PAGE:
• Don’t take rejection personally. Do you want to be friends with everyone. If you’re an introvert, I’m guessing the answer is a big No. The person you’re talking to may have too many friends as it is. They may be a sociopath misanthrope. You have no way of knowing so it’s best not to guess and take it personally.
  • Realize that hard things get easier the more you practice. Don’t give up.

Having no friends is nothing to be ashamed about, and wanting a friend (or new friends) is nothing to be ashamed about either. There are friends out there for you, but you may need some patience, luck, and a whole lot of showing up until you find them. It’ll be worth it.


p.s. Did you know I’m collecting signatures to challenge dictionaries which define introvert as shy? Go here to sign:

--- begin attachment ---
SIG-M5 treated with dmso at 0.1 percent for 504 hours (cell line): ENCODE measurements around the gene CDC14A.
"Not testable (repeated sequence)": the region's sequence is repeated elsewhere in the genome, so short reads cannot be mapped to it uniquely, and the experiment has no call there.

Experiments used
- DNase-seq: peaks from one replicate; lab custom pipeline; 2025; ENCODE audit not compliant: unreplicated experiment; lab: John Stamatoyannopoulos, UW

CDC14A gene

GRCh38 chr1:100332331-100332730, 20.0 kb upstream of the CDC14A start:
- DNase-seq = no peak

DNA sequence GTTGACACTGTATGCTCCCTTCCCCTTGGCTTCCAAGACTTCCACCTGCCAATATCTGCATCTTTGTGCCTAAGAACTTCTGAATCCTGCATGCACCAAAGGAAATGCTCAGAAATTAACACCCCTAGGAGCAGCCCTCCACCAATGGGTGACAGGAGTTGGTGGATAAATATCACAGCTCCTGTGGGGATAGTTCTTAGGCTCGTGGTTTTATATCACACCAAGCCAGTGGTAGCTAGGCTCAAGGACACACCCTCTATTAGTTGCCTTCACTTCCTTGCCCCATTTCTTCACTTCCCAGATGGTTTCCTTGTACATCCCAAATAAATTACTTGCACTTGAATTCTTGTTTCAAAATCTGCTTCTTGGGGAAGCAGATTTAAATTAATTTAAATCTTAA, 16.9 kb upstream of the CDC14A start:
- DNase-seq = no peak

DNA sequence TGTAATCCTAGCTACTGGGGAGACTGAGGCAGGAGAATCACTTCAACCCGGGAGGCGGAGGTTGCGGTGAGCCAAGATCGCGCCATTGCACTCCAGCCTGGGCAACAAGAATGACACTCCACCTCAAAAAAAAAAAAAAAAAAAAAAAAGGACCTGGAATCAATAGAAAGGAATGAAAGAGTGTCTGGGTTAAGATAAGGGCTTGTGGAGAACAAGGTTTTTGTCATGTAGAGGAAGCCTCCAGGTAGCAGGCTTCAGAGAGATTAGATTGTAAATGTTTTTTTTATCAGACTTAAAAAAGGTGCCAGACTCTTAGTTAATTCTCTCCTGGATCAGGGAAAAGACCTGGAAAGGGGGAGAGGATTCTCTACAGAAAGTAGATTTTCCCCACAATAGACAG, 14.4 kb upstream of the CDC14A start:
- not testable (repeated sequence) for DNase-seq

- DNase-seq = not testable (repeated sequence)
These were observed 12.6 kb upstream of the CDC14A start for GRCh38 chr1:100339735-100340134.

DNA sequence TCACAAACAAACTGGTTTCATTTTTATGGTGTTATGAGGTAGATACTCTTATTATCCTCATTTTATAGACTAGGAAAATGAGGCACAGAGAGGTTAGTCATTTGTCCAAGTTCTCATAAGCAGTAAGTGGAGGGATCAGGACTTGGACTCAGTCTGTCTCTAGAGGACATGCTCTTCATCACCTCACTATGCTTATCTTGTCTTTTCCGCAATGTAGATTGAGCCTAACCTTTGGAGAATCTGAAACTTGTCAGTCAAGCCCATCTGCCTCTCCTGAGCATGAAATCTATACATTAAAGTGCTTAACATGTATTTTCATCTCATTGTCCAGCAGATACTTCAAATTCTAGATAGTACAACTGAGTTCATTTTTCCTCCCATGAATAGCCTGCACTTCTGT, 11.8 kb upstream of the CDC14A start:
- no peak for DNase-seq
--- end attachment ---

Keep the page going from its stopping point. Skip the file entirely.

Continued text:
Advice for introvert-introvert relationships

Introvert-introvert relationships might seem like a match made in energy-management heaven, but conflicts can occur.

I’ve been in a relationship with another introvert for over ten years. Here’s a few I’ve learned:

  • Be ok with the other person staying at home while you go to a party. Two people not enjoying themselves does not equal one person enjoying themselves. And going alone to a party gives the other person a chance to be home alone in the evening. Letting the other person say No to a party without the guilt trip gives them more space to say Yes when it’s really important.
  • Make leaving the house enjoyable for both people. Not every activity needs to be a together activity, but shared non-Netflix adventures are a great way to create happy memories. Whether one person wants to get out of the house more than the other, or life starts to feel “boring,” I suggest using ethical bribing – find a way to make getting out of the house interesting to both people. For instance, I maxed on museums after living in England for four years (it feels like we went to a museum at least once a week), but I will be much more likely (and happier) to go to a museum with my partner if she suggests we eat out at a good restaurant afterwards.